I was not aware that 234MHz is possible, can you explain how?

Hermann.

Hi HermannSW

The function SystemInit () does some basic initialization for you during the boot. So what we need is to somehow change clock frequency from 12MHz to 236 MHz instead of 84 MHz.

For that there is Divider and PLL (phase lock loop, see datasheet 28.15). The PMC Clock Generator PLLA Register has to be modified : set CKGR_PLLAR_MULA(value) with the appropriate value, 38 instead of 13.

Here is the code I successfully tested on my Sam3x8e, it gives 236 MHz. I say on MY uc because at this clock speed, you are at the border of its capabilities, so it can work for me and not for you.

The datasheet is great, but sometimes nothing beats some trial-and-error to get things working as they should…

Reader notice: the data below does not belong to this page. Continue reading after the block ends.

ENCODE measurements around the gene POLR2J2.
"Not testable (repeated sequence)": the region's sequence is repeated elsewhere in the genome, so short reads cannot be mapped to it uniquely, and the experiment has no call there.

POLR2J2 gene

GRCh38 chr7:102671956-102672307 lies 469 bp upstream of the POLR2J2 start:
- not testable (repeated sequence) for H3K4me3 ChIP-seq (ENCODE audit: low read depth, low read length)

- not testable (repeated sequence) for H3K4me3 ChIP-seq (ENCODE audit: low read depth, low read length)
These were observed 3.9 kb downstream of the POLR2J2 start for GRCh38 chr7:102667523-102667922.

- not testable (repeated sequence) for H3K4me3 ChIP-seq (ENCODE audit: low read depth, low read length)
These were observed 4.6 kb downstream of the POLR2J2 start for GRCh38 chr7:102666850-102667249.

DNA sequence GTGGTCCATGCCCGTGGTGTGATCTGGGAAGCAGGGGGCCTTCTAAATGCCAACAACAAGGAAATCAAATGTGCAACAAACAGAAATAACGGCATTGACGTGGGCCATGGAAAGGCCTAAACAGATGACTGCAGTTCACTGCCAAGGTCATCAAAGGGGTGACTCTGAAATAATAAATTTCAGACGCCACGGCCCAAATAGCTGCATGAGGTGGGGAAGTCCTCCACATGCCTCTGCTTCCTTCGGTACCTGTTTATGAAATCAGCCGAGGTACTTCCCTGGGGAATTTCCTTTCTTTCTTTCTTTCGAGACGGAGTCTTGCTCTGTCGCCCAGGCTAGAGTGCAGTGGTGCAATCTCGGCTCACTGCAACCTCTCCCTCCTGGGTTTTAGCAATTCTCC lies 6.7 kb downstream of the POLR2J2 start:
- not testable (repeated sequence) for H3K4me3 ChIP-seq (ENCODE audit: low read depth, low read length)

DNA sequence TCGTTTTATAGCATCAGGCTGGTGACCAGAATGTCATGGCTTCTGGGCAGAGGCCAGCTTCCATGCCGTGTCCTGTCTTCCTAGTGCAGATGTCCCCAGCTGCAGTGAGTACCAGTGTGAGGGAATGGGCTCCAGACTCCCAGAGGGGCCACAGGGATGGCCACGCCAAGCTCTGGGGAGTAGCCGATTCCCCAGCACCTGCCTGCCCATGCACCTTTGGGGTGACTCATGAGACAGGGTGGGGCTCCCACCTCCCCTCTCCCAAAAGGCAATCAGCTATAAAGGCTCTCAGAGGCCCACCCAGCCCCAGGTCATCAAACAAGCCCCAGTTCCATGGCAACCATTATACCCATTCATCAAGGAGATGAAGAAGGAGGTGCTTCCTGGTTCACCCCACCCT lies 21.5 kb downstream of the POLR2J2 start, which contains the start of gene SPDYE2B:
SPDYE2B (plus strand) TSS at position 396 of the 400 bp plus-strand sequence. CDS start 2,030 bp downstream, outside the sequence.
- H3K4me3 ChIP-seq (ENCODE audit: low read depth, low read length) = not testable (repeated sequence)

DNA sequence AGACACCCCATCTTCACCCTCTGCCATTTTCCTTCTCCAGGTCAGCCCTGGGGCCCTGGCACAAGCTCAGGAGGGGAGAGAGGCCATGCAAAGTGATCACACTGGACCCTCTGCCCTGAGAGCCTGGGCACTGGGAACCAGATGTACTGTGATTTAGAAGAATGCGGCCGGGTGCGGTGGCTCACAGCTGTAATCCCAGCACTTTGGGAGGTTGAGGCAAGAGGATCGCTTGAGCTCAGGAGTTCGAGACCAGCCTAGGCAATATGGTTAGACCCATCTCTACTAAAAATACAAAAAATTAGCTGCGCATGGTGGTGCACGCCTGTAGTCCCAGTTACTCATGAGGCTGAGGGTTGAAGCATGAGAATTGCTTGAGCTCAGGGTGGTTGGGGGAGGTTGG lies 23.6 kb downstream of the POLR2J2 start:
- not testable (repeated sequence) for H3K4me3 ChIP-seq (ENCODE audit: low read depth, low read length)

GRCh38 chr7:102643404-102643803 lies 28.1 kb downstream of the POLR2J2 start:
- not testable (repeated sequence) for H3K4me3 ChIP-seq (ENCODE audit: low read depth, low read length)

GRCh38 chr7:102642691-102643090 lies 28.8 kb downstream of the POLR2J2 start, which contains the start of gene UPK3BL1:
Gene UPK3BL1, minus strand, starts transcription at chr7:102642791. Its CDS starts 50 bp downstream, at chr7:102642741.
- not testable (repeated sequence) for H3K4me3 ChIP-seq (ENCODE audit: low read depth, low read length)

void setup() {
  
uint32_t SCC;

  // 38 for 234 M Hz 
  Clock_System(38);
               
        SCC = SystemCoreClock;
        
  // 13 for 84 M Hz restore initial clock speed   
  Clock_System(13);   
  Serial.begin(250000);
  Serial.print(" SystemCoreClock = "); 
  Serial.print(SCC/pow(10,6)); Serial.println(" M Hz"); 

}

void loop() {
  
}

void Clock_System(uint8_t clock_mul) {

#define SYS_BOARD_PLLAR     (CKGR_PLLAR_ONE \
                            | CKGR_PLLAR_MULA(clock_mul) \ 
                            | CKGR_PLLAR_PLLACOUNT(0x3fUL) \
                            | CKGR_PLLAR_DIVA(0x1UL))
#define SYS_BOARD_MCKR      ( PMC_MCKR_PRES_CLK_2|PMC_MCKR_CSS_PLLA_CLK)   

/* Initialize PLLA to X MHz */
PMC->CKGR_PLLAR = SYS_BOARD_PLLAR;
while (!(PMC->PMC_SR & PMC_SR_LOCKA));